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Theodore Dreiser's novel Sister Carrie is an example of a naturalist text because it integrates the ideas behind the American literary realism movement, particularly in terms of precise descriptions and rational observations, yet also contains elements that make the reader understand that characters are simply the products of environment and outside influences. It should also be stated that the urban landscape marks a departure from traditional realist texts and this urban "sea" of humanity forms the basis for the actions of both the protagonist as well as her society as a whole. Capitalism in "Sister Carrie" by Dreiser and the desire to consume is the driving force and desire becomes more important that genuine sentiment. In this novel, characters change in class status and are constantly at risk of being lost in the sea of the urban landscape. These elements define Sister Carrie and the naturalist movement as a whole.
Although Sister Carrie is a text with groundings in the conventions of realism, there is an interesting shift towards naturalism. This shift is most visible when the narrator gives the reader insights into characters and it becomes clear that they are creatures not only of the natural world, but also of the environment. More specifically, this environment is one of capitalism, of urban landscapes, and class differences. It is no longer feasible for Dreiser, to depict the world as the merely as the realists before him did, he obviously recognizes the forces of the marketplace that not only shape existence, but also in fact create it. One of the most visible differences between the world depicted by the writers of realist texts and that of Dreiser is that he is keenly aware of urbanization and views the city as a sort of new natural landscape to set his characters in.
For example, in one of the most important quotes from Sister Carrie by Theodore Dreiser, the narrator states, "We see man far removed from the lairs of the jungles, his innate instincts dulled by too near an approach to freewill, his freewill not sufficiently developed to replace his instincts and afford him perfect guidance. He is becoming too wise to hearken always to instincts and desires; he is still too weak to always prevail against them" (61). It is no longer appropriate for Dreiser to rely strictly on the conventions of realism. Instead, in this, one of the important quotes from "Sister Carrie" by Theodore Dreiser he has to take it one step further and speak of freewill and desire. Here, freewill and desire are not matters of nature or feeling, but are rather symptoms of the environment. It is this emphasis on characters being shaped by their surroundings that defines this text as a naturalist versus realist text. The distinction is subtle and at times the lines between the two are dulled, but it clear that the focus is not necessarily how the individual responds in a natural way to surroundings, but more so how the environment shapes perception and even reality.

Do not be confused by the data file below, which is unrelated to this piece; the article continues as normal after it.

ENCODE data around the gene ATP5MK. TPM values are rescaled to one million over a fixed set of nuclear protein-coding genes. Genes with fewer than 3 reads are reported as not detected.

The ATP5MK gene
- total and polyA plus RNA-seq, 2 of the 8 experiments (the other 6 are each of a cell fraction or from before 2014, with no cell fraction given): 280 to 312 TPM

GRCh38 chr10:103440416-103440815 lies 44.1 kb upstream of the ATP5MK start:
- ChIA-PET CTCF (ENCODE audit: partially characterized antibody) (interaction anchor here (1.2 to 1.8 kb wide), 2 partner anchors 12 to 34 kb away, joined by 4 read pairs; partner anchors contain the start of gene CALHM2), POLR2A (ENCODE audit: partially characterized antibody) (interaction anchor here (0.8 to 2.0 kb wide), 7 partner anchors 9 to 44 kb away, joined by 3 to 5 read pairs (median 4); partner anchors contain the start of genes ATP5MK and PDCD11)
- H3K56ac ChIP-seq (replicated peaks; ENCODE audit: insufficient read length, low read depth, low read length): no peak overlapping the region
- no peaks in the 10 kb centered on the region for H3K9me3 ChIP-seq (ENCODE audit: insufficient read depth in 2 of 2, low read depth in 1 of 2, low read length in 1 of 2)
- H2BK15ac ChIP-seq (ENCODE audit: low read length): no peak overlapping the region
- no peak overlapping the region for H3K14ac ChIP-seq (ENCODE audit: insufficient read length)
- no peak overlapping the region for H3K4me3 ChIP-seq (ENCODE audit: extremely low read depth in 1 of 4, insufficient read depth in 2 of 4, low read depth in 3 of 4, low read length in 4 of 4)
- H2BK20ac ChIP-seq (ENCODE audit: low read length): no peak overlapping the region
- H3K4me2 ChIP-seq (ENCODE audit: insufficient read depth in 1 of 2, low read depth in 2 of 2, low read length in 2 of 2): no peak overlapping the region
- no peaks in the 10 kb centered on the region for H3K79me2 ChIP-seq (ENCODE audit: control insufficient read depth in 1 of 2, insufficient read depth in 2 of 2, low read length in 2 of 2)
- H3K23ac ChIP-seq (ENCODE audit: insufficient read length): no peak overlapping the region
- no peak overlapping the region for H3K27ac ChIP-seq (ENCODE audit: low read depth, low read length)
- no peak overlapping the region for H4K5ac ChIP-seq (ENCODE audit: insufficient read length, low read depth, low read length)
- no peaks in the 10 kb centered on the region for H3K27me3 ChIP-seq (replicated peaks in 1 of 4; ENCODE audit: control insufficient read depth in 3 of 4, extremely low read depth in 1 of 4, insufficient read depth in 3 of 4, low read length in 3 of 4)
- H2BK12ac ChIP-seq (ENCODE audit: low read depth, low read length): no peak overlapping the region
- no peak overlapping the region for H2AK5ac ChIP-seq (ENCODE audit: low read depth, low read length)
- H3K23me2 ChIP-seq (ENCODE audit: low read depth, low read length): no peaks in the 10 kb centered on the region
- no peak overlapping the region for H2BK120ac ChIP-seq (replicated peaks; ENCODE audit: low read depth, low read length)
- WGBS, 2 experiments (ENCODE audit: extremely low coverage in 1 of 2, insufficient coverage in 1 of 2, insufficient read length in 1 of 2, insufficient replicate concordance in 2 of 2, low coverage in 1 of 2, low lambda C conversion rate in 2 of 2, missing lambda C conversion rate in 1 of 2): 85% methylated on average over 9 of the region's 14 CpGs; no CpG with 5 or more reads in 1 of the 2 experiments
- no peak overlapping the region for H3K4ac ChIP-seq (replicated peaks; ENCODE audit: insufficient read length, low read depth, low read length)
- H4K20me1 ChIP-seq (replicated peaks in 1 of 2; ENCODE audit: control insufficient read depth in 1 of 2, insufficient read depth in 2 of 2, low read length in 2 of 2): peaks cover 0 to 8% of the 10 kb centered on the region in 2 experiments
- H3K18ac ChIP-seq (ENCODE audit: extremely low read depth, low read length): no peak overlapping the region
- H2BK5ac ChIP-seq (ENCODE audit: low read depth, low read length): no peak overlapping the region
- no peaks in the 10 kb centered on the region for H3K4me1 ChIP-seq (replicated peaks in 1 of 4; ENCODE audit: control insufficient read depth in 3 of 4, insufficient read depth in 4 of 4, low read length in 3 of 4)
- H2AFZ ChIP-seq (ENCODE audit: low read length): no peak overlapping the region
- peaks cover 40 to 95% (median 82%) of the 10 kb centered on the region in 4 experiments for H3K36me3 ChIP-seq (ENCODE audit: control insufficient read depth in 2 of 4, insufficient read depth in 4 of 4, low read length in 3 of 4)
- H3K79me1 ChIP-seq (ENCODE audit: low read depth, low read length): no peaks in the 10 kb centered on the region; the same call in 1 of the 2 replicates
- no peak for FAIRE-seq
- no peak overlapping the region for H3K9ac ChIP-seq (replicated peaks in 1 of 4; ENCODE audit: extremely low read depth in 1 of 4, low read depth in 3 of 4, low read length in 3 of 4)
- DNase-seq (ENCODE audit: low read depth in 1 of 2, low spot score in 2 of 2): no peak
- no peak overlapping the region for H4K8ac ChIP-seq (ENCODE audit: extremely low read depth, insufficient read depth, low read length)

Many of the central characters in Sister Carrie are acting according to the capitalist pressures in their urban society. It should be noted that one of the main features of naturalism is that it is usually set in an urban landscape. Through such a setting, the characters are often compared to elements of the sea, mostly in the sense that are just tiny "wisps" in a sea that is vast beyond comprehension. This sea is not only representative of the swarms of people, but of forces stronger than man, in this case capitalism. It is inescapable and all the lives of the characters revolve around either the acquisition of money or the blatant showing off of it. In such a world, feelings are emotions are secondary to the tide of rampant capitalism and there is always another opportunity in the sea of people. It should be noted that Carrie is moved along with the tide through a short series of relationships, none of them lasting, everything always changing. It is almost against her will, but if one views the sea image as the "tide of capitalism" then it is clear she is merely following the promise of material comfort and not love. It is thus also remarkable that Sister Carrie, despite its frequent scenes featuring lovers, is hardly a love story. It is rather a tale about the loss of innocence and the giving up of one's mind to the powerful sea of capitalist forces and selfish desires
Money and capital are responsible for the actions of humans rather than the more "pure" forces that regulated the lives of characters in realist texts. Consider, for example, the idea presented by the narrator that, as stated in one of the meaningful quotations from "Sister Carrie" by Theodore Dreiser, "A man's fortune or material progress is very much the same as his bodily growth. Either he is growing stronger, healthier, wiser, as the youth approaching manhood, or he is growing weaker, older, les incisive mentally, as the man approaching old age. There are no other states" (259). It could not be put in a more concise way-clearly human nature is no longer molded by the forces of love, feeling, or even rationality or reason. Instead of being shaped by nature and being able to describe characters with microscopic precision, this becomes unnecessary when the reader knows the motivation. A man is shaped by capitalism, the need to consume and all other impulses become secondary.